Text description provided by the architects. The beauty of this project is the site itself, which overlooks the Portsea Lagoon and Wildlife Reserve. First Lessons House sits low amongst the existing myrtle and tea-trees, at the back corner of the site.
Like many architect’s first project’s, this one came through family. The owners wanted “a house that allows for as much outdoor space as possible, and opens up to the garden”. The challenge was to retain the native bush character of the landscape, while meeting the clients brief.
On a square block, the L-shaped house is carefully sited to take advantage of the northern sun, tree canopy shade, existing contours, prevailing winds and views to the lagoon. Charred blackbutt, concrete and corrugated iron were chosen as robust, earthy materials that are softened by the natural light and landscape.
To balance budget and brief, the entire roof and back of the house is made of standard timber frame and corrugated cladding. The costs were then focused on detail of the northern elevation and the view. Large sliding doors disappear behind walls to offer an uninterrupted view and seamless transition to the garden. On rainy days, the doors can be left open to allow the house to breathe, and the familiar sound of rain on a tin roof can be heard. Over these doors, high windows with charred timber battens filter the northern sun and highlight views to the treetops. In winter, the warm concrete floor is the favoured spot for the cat to lie in the dappled light.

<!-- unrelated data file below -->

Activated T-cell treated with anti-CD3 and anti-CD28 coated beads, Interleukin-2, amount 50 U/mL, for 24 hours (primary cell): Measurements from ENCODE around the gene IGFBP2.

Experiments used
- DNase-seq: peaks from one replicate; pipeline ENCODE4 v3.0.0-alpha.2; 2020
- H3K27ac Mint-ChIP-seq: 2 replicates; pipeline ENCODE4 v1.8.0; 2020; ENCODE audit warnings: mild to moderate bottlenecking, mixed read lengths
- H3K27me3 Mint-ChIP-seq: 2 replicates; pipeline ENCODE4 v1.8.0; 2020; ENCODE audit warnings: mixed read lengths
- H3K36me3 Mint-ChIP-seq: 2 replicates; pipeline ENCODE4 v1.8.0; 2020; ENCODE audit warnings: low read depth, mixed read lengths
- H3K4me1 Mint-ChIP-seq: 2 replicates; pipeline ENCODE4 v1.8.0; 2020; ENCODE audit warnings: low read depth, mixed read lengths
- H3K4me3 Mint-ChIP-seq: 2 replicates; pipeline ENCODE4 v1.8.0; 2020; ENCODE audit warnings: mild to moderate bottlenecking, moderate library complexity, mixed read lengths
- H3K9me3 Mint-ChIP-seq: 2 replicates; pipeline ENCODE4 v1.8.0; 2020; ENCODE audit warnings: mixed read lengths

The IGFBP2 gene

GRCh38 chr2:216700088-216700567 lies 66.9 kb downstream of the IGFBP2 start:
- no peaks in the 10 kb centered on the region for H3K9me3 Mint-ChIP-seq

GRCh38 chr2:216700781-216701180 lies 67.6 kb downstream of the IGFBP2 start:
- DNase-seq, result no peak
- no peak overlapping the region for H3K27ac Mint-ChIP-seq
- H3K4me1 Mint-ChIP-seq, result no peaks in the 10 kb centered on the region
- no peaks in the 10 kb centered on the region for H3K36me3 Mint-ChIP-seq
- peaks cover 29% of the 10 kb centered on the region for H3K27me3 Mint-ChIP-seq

The deck is an extension of the open plan living area, and the fireplace is the focal point of the indoor / outdoor living spaces. From Spring to Autumn, most dinners are outside between the Kitchen and BBQ. Cool nights are spent beside the comfort of the fire, watching the tea tree brush spark up the flames and listening to the calls of the nature reserve birds.
A shortcut through the garden is the best route to the Rumpus Room, which is located far from parents and at the end of the L-shaped plan.
It frames views to the Lagoon, and its location encourages mischief and separation for the main living space. The sleeping zones are more basic - bed, robe and view to the garden.
The clients envisioned the house becoming a central meeting point to be shared and borrowed by family and friends. A place for retreat, for BBQs and celebrations of all sorts.
Elsewhere on the site, the garage houses surf boards, wetsuits, tools, gardening equipment and the band equipment, but no cars yet. The water tanks, services, clothesline and wood pile live behind the house to the south. Beyond the carport is an outdoor shower and bench seat, under the entry timber batten pergola. The blackbutt front door and battens are a warm contrast to the charred timber.
First Lessons House is an attempt to get the basics right, and to create a house that responds to its context and the owner’s daily habits.